He is a staple of our culture, equal parts annoying and hilarious. He rages against the dying of the light, fueled by the internal hunter to pursue good times, good booze, and good looking women. Laughter is his medicine, that and dollar longnecks. He has traveled through history under many names. He has been our chum, our pal, our buddy. In the eighties and nineties he was simply known as “dude”, a term so encompassing and versatile that by varying ones inflection it could be the only word spoken between two "dudes" in an entire conversation. In the new millennium our friend goes by another name, one that has certainly entrenched itself into the fabric of pop culture. Today he is “The Bro”.
The Bro loves to party. His priorities are hanging with other bros, getting drunk, and hooking up, usually in that order. His life is carefree. Not saddled with a mortgage, a wife, or kids, his income is expendable and his burdens are light. He lives for the good times, he lives for today, never putting much stock in the future. We tend to think of him at his worst, drunk and disorderly, misogynistic, self-centered and irresponsible. At his core, however, beats the heart of the restless wanderer, the nomadic warrior, the alpha dog fighting domestication. These are qualities that are important, even essential to manhood. In their proper context they are part of what equips us as leaders, husbands, and fathers. The problem is that in the massive value shift that is re-shaping our society, the bro no longer sees responsibility and relationship as an end goal to be achieved, rather they see them as looming monsters with yellow teeth, something to be avoided at all cost.
I was reminded of this a couple of weeks ago when watching the final episode of the CBS sit-com “How I Met Your Mother.” The show tells the tale of Ted Mosby (Josh Radnor) and his four friends as they navigate life, love, and New York City, growing from 20-somethings into 40-year olds. One of Ted’s friends, Barney Stinson (the fantastic Neil Patrick Harris), is the eternal bro. He lives by a “bro code”, a never ending list of rules about how a bro is to behave (e.g. “Article 2: "A Bro is always entitled to do something stupid, as long as the rest of his Bros are all doing it.”) He has a playbook for picking up women, and a “guy” for everything from securing VIP passes for the Victoria’s Secret Fashion Show after party to booking a castle in France. When the show began nine seasons ago, Barney was easily the breakout character. His schemes and tall tales were clever, absurd and reflected the legendary life many of us tried to live out in our twenties. As time went on, and Barney aged, the bit grew stale and a little sad. By the time we reach the end of the show and Barney is still “the bro” into his forties, it is just pathetic.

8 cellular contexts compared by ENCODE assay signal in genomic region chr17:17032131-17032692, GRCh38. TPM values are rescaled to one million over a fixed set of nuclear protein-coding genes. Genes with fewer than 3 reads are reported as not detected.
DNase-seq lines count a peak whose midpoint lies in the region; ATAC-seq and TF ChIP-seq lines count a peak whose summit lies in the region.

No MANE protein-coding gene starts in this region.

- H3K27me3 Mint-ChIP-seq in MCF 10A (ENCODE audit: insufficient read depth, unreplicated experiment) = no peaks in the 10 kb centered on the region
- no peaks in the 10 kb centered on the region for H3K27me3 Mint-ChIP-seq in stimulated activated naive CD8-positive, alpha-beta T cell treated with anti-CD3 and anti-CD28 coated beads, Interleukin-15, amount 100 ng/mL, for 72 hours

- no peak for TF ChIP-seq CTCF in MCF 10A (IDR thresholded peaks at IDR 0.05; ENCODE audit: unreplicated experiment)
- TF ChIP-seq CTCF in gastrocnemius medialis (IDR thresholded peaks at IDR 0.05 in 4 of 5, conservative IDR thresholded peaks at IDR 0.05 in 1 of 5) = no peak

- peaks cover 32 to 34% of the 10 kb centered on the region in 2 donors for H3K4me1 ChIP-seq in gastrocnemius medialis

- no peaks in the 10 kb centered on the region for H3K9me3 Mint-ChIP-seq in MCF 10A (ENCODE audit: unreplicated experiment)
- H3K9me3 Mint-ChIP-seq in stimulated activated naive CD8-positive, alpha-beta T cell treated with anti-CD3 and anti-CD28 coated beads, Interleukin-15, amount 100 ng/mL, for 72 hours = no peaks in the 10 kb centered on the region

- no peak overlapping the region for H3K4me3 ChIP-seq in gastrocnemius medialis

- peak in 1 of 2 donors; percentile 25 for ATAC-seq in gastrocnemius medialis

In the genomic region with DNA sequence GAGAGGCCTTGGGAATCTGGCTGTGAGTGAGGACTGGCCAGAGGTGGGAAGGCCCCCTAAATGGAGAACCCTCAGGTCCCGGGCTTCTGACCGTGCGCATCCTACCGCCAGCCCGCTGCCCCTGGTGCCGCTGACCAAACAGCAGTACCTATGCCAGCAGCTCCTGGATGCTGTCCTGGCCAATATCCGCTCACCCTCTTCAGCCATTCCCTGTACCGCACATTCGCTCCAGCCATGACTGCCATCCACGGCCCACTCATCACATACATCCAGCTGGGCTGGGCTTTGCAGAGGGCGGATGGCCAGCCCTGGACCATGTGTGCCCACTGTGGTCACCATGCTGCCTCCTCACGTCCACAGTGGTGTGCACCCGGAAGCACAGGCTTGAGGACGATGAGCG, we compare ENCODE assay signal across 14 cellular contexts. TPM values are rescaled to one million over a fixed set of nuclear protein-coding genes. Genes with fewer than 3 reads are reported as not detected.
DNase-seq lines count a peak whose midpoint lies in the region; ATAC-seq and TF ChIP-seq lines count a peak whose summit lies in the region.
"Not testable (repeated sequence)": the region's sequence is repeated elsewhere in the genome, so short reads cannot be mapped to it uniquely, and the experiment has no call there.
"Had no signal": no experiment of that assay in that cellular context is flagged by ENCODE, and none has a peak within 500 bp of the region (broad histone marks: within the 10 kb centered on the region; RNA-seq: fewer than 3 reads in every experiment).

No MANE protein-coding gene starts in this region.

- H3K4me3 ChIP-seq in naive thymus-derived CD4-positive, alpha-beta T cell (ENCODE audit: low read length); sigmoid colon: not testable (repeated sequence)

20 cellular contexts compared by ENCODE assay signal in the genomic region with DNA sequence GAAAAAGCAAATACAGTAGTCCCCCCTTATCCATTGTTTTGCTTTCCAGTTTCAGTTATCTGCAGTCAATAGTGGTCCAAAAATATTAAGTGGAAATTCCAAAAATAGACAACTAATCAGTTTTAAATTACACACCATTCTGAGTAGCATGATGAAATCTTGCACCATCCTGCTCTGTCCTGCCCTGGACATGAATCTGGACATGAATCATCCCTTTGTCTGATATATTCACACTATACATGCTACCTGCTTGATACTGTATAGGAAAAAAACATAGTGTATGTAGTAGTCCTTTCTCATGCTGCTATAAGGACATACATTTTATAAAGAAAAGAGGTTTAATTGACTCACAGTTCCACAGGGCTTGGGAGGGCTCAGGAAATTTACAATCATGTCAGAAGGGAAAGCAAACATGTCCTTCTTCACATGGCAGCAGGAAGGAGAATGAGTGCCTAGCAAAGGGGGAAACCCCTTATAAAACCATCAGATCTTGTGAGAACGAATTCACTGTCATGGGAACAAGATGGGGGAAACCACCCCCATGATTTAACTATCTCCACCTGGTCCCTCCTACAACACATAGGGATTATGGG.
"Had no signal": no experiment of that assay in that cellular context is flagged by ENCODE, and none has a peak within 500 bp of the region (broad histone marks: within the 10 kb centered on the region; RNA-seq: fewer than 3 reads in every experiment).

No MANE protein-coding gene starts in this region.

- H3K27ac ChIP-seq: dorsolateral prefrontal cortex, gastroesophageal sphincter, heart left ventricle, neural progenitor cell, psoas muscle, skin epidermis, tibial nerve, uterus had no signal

I think every man (and woman for that matter) should experience the unique freedom and fullness of life that is only available in your twenties. You’ve graduated, your making your own money, life is full of potential and possibilities and the world and all its spoils are yours for the taking. This is a great season of life, but it is just that, a season. The longer it goes on, the lonelier it becomes until you are left by yourself in the endless summer while everyone else has moved on to fall. At some point, you have to know when to let go of the bro.
I don’t blame the bro. Hollywood portrayals of marriage and family are very rarely glamorous or even appealing. The beaten down husband/father with the dead end job, the nagging wife and the obnoxious children is the standard for movies and television. Given that example, plus the fact that at least half of the young adults in our country come from broken homes, it’s not surprising that millenials reject the idea of settling down. This is sad to me because while I loved being a “dude” in my twenties, I am so grateful that I am not still clinging to that stage of life. Back then I never pictured myself as a husband or a dad but now I can’t imagine myself any other way. I think that young men would be missing out on so much if they turned their back on this life and its rewards. However, I have also seen too many guys get married and have kids, but never really change. They escape into man caves; they play in softball leagues, go to the gym or the sports bar and ignore their families in order to do their own thing. Those guys should just stay single; they haven’t left the bro behind.
I am not saying male bonding is not important, it is. Men should have friendships. Those friendships should grow with the man and support him through the various stages of life, not serve to keep him in a perpetual state of adolescence. If you feel like that is the state you are in, it’s time to let the bro go.